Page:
Turning now to FIGS. 12, 13, and 14, yet another protective vest garment 200 is illustrated. Protective vest 200, like protective undergarment 110, is useful for securing adult incontinent pads 202 against removal by patient P. Vest 200 includes a front panel 204 and opposing rear panel 206, with a substantial head opening formed by collar edge portion 208 of sufficient size to allow a particular patient P's head 209 to pass therethrough. Narrow, elongated shoulder strips 210 and 212 are thereby defined for draping vest 200 over the shoulders 214 and 216 of patient P. The vest 200 has, at the lower left 220 and right 222 front corners, and lower left 224 and right 226 rear corners, corresponding extra thickness reinforced sections 220R, 222R, 224R, and 226R, adapted to repeatedly receive safety pins 230 therethrough without significant degradation over moderate periods of use.
Although vest 200 can be cut in any desired shape, I have found it economical to use a substantially parallelpiped shaped structure with center hole 232 defined by collar edge 208. For assurance of strength when using the vest 200 to assist in moving patients P, I recommend use of a high strength reinforcing bias tape edge, depicted by stitching S, such as is noted in FIG. 9A above.
In any event, it will thus be seen that the objects set forth above, including those made apparent from the proceeding description, are efficiently attained, and, since certain changes may be made in carrying out the construction of protective clothing generally in the manner described, and while still achieving the objectives as set forth herein, it is to be understood that the invention may be embodied in other specific forms without departing from the spirit or essential characteristics thereof. For example, while I have set forth exemplary designs for several embodiments of a piece of protective clothing, many other embodiments are also feasible to attain the result of the principles of the protective clothing design disclosed herein. Therefore, it will be understood that the foregoing description of representative embodiments of the invention have been presented only for purposes of illustration and for providing an understanding of the invention, and it is not intended to be exhaustive or restrictive, or to limit the invention to the precise forms disclosed. On the contrary, the intention is to covet all modifications, equivalents, and alternatives falling within the spirit and scope of the invention as expressed in the appended claims.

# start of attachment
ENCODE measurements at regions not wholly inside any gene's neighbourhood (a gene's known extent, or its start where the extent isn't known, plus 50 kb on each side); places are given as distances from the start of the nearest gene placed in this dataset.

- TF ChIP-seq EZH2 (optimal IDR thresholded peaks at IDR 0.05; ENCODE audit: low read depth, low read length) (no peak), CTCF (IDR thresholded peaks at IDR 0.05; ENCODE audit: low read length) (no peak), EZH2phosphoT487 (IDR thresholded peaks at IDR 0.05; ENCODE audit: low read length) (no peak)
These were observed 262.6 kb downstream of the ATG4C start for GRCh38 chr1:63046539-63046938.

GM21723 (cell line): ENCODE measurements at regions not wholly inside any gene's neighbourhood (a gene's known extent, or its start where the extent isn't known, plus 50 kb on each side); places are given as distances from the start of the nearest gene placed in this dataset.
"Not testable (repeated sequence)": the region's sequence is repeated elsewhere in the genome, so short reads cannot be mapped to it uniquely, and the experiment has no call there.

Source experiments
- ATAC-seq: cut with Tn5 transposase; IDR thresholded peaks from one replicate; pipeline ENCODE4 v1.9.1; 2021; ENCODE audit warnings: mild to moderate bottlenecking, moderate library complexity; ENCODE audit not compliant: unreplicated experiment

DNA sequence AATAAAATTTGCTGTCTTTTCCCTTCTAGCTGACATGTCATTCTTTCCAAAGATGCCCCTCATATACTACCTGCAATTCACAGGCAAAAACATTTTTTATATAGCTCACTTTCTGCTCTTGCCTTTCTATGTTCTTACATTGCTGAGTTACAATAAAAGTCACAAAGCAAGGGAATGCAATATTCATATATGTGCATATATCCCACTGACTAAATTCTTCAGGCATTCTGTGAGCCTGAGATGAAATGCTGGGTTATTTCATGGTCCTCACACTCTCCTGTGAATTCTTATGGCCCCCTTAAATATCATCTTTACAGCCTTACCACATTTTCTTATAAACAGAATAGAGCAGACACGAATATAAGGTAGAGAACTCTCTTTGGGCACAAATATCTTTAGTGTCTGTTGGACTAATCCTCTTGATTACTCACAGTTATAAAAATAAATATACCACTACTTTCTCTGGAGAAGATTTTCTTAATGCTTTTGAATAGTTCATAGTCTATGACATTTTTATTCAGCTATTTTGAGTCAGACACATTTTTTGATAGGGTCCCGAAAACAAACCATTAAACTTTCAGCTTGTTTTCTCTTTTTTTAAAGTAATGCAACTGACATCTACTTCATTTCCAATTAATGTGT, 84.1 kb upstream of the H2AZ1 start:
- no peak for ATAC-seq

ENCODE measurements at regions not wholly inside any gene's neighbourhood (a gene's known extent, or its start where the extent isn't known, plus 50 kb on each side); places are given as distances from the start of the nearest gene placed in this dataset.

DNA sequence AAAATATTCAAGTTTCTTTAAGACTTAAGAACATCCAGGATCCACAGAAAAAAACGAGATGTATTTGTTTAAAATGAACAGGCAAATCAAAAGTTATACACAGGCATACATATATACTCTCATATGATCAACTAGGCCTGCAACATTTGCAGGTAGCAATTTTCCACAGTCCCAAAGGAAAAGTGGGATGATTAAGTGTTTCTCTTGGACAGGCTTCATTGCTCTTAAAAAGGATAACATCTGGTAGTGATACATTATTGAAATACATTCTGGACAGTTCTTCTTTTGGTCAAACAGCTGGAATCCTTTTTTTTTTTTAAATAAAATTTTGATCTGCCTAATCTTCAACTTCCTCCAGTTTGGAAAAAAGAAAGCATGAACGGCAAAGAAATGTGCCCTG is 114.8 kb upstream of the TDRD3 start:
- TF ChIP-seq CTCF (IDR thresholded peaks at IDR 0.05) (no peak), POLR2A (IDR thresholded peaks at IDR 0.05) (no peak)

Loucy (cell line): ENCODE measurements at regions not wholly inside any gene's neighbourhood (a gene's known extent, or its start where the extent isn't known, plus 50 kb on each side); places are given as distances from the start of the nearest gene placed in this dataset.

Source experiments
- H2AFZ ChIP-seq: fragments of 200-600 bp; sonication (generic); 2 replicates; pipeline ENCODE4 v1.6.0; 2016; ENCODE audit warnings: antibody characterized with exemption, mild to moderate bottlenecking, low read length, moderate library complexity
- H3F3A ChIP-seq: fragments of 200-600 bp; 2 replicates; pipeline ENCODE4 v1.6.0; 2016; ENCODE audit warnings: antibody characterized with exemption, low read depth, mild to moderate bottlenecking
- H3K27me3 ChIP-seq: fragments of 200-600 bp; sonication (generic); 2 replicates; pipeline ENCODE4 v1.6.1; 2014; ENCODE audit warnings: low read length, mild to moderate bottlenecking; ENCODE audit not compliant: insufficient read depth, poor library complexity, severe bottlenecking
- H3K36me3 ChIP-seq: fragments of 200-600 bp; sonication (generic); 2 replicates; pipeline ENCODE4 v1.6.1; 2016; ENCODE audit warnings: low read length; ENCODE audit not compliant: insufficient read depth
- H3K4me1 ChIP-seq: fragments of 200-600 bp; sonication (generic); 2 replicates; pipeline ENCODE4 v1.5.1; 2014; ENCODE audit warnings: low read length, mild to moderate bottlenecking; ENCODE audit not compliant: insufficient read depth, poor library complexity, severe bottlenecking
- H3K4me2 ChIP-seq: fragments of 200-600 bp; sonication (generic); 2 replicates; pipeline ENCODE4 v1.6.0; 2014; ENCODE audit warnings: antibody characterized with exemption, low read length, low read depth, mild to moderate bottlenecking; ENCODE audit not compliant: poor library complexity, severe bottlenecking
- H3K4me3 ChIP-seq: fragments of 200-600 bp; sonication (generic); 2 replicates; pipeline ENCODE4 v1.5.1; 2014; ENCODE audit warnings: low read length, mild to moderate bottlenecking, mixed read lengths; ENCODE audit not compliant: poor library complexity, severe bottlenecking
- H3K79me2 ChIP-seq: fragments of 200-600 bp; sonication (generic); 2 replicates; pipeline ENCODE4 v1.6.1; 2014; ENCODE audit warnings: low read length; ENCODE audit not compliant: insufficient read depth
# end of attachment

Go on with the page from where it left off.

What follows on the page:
The claims are intended to cover the structures and methods described therein, and not only the equivalents or structural equivalents thereof, but also equivalent structures or methods. Thus, the scope of the invention, as indicated by the appended claims, is intended to include variations from the embodiments provided which are nevertheless described by the broad meaning and range properly afforded to the language of the claims, or to the equivalents thereof.
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|US20050108803 *||Nov 26, 2003||May 26, 2005||Sandy Ballard||Clothing for alzheimer's patients|
|US20110289734 *||Dec 1, 2011||Kapadia Jay R||Fastener apparatus|
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|U.S. Classification||2/69, 2/79, 2/80, 2/83, 2/75|
|Jan 2, 2003||REMI||Maintenance fee reminder mailed|
|Jun 16, 2003||LAPS||Lapse for failure to pay maintenance fees|
|Aug 12, 2003||FP||Expired due to failure to pay maintenance fee|
Effective date: 20030615